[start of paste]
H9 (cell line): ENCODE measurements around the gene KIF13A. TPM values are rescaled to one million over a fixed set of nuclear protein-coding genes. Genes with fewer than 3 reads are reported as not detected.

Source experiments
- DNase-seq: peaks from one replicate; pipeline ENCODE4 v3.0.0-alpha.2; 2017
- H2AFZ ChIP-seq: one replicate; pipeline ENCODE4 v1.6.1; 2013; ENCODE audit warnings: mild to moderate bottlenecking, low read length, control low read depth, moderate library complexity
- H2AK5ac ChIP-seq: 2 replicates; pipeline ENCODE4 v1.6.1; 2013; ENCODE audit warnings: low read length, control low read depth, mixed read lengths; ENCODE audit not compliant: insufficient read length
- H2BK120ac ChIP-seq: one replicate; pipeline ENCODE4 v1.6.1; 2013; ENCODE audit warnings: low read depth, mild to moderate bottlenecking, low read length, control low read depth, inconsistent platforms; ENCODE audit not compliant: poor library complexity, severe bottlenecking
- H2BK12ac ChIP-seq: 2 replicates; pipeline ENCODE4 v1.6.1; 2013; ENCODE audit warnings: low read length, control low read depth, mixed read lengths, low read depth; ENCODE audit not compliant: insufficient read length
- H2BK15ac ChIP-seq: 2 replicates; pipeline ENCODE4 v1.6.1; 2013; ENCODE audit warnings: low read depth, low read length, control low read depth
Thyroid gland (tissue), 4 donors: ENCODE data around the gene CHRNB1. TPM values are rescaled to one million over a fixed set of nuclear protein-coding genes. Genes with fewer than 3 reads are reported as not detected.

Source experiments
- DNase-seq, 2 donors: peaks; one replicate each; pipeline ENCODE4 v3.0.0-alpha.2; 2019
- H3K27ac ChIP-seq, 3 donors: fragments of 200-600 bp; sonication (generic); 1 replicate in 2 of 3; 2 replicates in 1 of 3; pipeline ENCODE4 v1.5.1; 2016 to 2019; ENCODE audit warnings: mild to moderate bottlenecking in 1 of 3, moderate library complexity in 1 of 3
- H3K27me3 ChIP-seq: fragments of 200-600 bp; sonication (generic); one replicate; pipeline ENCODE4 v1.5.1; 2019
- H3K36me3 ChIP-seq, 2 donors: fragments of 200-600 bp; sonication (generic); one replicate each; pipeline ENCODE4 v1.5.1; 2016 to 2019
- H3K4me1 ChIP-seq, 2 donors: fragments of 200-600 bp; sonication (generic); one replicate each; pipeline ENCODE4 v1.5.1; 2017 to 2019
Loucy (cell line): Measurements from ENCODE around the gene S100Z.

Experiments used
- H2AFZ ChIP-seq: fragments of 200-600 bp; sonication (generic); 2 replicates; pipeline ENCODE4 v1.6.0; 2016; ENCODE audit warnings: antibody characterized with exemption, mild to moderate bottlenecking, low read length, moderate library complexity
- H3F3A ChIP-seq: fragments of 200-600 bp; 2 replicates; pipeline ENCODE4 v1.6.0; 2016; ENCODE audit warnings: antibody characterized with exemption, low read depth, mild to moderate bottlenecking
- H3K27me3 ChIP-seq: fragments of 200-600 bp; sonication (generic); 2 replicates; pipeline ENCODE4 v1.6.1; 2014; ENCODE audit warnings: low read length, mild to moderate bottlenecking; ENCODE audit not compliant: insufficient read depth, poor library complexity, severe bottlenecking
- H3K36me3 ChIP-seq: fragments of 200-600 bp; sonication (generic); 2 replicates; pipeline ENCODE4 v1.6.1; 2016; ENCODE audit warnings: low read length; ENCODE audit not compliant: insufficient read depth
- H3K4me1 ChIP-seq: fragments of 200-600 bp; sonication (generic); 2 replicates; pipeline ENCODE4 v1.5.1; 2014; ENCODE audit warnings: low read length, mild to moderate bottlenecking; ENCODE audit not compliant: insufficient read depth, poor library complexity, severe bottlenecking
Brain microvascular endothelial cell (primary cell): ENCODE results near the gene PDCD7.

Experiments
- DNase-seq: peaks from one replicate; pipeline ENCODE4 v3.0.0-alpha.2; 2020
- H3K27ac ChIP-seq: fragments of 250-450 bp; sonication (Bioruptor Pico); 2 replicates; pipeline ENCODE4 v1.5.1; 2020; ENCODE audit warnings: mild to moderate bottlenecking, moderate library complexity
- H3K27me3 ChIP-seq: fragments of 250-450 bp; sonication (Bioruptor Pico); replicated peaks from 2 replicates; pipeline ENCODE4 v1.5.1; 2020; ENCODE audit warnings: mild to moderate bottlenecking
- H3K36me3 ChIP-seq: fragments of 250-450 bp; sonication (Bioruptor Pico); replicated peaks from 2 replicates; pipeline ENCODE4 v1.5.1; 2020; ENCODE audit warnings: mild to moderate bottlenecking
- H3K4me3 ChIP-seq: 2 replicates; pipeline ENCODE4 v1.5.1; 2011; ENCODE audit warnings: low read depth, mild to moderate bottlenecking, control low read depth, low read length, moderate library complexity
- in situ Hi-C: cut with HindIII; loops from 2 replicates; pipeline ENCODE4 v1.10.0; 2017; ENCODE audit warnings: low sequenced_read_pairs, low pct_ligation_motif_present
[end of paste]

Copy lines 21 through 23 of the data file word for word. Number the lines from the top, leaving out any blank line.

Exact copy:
- H3K36me3 ChIP-seq: fragments of 200-600 bp; sonication (generic); 2 replicates; pipeline ENCODE4 v1.6.1; 2016; ENCODE audit warnings: low read length; ENCODE audit not compliant: insufficient read depth
- H3K4me1 ChIP-seq: fragments of 200-600 bp; sonication (generic); 2 replicates; pipeline ENCODE4 v1.5.1; 2014; ENCODE audit warnings: low read length, mild to moderate bottlenecking; ENCODE audit not compliant: insufficient read depth, poor library complexity, severe bottlenecking
Brain microvascular endothelial cell (primary cell): ENCODE results near the gene PDCD7.